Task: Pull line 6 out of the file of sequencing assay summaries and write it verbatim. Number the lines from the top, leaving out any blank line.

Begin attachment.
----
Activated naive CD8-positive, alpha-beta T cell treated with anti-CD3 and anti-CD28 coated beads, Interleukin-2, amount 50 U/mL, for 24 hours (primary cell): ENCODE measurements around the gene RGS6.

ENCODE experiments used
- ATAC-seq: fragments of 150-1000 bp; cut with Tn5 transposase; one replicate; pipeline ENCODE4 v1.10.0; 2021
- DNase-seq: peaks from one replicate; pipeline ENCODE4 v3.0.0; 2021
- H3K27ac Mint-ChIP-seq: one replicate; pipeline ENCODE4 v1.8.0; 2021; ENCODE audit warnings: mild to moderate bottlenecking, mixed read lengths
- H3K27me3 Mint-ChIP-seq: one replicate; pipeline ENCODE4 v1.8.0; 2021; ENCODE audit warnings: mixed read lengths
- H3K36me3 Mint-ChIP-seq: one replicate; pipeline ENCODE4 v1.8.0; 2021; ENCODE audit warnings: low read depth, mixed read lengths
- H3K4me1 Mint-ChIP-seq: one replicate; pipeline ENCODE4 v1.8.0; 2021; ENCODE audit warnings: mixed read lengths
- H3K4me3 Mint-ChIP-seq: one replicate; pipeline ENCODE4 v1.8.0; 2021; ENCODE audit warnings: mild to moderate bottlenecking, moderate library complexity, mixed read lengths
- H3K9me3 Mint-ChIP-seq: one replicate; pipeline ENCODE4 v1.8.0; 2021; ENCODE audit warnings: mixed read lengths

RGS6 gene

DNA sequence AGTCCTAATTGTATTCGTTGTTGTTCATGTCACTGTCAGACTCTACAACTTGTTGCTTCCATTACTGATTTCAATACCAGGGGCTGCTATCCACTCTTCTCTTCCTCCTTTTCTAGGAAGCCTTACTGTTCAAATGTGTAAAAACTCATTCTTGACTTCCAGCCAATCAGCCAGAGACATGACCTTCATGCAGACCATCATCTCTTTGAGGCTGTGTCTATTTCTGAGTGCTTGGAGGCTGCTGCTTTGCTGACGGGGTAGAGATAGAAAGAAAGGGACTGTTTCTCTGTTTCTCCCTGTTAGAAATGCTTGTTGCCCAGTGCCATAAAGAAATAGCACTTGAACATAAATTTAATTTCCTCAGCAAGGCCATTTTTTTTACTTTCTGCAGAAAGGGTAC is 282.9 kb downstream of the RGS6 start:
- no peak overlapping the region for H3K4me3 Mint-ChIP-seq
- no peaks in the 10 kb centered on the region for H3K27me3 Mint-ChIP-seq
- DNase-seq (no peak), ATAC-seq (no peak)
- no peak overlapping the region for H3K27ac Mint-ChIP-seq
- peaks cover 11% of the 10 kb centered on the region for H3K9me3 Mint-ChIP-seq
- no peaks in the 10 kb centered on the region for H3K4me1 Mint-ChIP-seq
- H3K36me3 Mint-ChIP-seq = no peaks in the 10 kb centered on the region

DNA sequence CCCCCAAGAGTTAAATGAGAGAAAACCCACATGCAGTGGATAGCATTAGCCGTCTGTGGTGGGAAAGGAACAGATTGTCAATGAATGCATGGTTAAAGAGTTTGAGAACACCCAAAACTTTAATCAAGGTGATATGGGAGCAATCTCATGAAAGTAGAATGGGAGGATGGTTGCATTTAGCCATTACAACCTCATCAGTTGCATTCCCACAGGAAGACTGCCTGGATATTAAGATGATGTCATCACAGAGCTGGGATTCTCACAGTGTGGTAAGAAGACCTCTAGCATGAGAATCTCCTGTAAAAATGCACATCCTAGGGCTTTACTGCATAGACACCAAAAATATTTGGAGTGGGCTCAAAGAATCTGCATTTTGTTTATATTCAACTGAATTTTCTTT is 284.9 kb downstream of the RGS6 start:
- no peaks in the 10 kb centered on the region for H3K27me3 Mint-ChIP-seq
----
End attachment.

- H3K27me3 Mint-ChIP-seq: one replicate; pipeline ENCODE4 v1.8.0; 2021; ENCODE audit warnings: mixed read lengths